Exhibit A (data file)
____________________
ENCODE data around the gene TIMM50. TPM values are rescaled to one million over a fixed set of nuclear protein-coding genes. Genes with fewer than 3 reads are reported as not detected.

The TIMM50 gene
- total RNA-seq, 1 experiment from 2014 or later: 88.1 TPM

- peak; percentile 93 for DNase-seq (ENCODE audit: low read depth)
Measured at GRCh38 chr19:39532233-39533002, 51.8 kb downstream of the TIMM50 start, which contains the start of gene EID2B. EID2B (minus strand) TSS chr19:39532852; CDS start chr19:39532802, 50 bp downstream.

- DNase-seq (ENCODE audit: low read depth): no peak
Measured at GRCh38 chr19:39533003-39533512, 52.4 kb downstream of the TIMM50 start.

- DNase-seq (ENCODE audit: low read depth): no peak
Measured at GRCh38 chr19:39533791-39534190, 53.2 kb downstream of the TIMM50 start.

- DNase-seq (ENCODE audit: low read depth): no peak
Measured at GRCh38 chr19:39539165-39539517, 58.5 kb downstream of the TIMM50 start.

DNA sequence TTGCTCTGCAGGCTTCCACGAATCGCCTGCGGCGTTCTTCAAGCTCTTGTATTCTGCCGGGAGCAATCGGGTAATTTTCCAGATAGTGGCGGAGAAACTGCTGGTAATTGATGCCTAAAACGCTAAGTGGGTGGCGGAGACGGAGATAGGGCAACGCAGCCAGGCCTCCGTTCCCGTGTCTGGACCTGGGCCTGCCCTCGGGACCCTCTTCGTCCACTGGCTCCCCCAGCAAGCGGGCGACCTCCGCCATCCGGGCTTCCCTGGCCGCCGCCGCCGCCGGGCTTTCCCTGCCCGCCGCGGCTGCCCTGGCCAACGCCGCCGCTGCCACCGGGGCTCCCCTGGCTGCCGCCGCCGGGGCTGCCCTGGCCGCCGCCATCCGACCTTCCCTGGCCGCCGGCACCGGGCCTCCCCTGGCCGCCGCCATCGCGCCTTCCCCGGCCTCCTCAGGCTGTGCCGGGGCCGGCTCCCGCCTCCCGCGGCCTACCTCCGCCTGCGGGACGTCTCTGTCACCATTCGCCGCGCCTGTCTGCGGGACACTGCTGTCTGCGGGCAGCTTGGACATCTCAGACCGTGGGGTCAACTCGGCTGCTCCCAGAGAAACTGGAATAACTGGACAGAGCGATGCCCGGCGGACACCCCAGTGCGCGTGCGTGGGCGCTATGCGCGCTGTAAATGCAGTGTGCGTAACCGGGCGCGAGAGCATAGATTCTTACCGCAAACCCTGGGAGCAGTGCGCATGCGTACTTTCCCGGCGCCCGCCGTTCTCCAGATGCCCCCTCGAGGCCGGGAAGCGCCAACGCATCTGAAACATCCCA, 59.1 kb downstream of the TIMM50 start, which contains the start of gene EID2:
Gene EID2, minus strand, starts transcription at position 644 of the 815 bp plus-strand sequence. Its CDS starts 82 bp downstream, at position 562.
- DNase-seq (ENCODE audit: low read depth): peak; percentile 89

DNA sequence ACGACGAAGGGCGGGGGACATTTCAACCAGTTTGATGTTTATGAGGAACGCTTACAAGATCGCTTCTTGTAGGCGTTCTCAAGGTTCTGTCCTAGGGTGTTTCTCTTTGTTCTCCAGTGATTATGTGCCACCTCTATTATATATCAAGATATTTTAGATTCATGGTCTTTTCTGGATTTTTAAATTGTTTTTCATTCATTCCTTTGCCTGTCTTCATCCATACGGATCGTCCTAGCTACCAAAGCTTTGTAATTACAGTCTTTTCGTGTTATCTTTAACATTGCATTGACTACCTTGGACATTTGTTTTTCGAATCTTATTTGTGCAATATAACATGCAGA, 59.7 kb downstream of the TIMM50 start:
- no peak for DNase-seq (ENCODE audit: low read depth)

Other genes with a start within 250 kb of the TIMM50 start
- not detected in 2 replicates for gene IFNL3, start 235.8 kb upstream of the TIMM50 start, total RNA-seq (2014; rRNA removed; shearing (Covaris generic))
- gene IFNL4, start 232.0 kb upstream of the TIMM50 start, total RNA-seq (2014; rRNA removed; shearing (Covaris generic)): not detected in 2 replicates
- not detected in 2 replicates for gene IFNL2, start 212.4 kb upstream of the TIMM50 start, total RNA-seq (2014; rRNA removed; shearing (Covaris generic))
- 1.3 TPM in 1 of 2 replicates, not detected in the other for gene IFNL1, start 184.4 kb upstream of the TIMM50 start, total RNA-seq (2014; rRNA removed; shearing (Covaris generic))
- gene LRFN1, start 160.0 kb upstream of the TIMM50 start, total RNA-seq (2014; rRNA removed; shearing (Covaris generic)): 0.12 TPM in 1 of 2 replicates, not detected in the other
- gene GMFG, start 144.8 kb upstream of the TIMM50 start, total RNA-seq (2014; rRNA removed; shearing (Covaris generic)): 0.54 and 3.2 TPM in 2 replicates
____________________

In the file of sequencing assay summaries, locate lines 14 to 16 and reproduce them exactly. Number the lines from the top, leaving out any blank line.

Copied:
- DNase-seq (ENCODE audit: low read depth): peak; percentile 89

DNA sequence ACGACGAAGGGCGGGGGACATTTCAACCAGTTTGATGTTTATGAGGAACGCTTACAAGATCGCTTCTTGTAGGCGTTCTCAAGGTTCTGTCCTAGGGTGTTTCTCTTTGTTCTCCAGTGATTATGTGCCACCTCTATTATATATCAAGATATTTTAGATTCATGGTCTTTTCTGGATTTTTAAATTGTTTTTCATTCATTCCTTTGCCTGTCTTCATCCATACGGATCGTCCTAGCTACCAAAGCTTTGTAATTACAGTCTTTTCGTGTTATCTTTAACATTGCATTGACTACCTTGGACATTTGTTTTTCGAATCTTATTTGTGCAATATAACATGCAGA, 59.7 kb downstream of the TIMM50 start:
- no peak for DNase-seq (ENCODE audit: low read depth)